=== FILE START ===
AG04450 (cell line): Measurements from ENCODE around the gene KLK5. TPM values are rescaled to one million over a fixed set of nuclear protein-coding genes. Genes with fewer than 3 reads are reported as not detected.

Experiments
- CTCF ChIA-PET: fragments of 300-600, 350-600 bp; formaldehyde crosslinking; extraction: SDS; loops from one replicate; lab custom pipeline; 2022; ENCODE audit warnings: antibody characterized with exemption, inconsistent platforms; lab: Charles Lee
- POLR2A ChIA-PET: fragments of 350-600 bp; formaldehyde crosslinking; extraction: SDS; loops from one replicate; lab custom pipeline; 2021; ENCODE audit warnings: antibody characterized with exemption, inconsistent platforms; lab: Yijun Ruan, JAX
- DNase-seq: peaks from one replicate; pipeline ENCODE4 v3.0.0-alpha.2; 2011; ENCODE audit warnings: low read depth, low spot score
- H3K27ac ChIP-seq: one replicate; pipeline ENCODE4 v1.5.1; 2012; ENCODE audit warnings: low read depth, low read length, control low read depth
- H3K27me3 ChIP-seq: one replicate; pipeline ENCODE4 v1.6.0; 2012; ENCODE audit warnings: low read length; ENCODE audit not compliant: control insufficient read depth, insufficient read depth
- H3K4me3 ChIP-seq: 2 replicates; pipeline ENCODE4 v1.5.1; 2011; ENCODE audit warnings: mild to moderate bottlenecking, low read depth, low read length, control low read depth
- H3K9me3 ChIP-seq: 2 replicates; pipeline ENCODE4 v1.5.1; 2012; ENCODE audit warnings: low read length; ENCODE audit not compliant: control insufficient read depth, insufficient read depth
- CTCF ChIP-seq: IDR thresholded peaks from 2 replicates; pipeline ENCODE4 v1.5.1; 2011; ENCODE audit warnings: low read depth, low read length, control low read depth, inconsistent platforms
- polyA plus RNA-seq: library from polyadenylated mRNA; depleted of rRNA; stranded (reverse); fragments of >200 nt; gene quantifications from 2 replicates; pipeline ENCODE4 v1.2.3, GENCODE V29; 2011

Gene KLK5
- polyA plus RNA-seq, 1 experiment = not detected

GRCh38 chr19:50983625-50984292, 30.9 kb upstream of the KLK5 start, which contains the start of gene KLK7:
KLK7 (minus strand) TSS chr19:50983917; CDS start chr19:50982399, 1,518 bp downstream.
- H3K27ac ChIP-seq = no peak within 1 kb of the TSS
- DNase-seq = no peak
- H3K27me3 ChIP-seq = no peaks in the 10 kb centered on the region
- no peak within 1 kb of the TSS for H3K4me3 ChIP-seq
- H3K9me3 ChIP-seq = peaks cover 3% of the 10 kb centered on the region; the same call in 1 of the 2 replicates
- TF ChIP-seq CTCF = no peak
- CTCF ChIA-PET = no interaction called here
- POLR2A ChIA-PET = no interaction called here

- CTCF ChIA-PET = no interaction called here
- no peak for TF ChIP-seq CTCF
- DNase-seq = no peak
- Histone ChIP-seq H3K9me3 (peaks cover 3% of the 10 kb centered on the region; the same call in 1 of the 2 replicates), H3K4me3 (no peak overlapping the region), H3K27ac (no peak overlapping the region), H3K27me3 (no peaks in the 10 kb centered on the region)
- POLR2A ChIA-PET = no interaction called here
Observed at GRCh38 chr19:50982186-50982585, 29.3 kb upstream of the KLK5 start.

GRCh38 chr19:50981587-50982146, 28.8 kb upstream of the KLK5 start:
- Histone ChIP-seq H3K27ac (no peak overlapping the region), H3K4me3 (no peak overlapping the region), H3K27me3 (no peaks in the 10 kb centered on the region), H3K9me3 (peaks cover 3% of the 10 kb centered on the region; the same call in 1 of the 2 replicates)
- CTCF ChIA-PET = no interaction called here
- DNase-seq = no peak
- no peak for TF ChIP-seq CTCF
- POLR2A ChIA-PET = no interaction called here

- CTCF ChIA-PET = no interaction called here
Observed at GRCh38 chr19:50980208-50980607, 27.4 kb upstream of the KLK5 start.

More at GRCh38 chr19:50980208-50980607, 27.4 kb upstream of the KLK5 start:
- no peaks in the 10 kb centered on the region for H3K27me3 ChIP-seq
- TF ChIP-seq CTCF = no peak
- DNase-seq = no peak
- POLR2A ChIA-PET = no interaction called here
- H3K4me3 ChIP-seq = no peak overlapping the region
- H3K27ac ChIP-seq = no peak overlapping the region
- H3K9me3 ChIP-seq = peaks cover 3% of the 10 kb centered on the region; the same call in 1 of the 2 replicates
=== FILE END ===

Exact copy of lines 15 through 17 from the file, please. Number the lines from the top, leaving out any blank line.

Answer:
KLK7 (minus strand) TSS chr19:50983917; CDS start chr19:50982399, 1,518 bp downstream.
- H3K27ac ChIP-seq = no peak within 1 kb of the TSS
- DNase-seq = no peak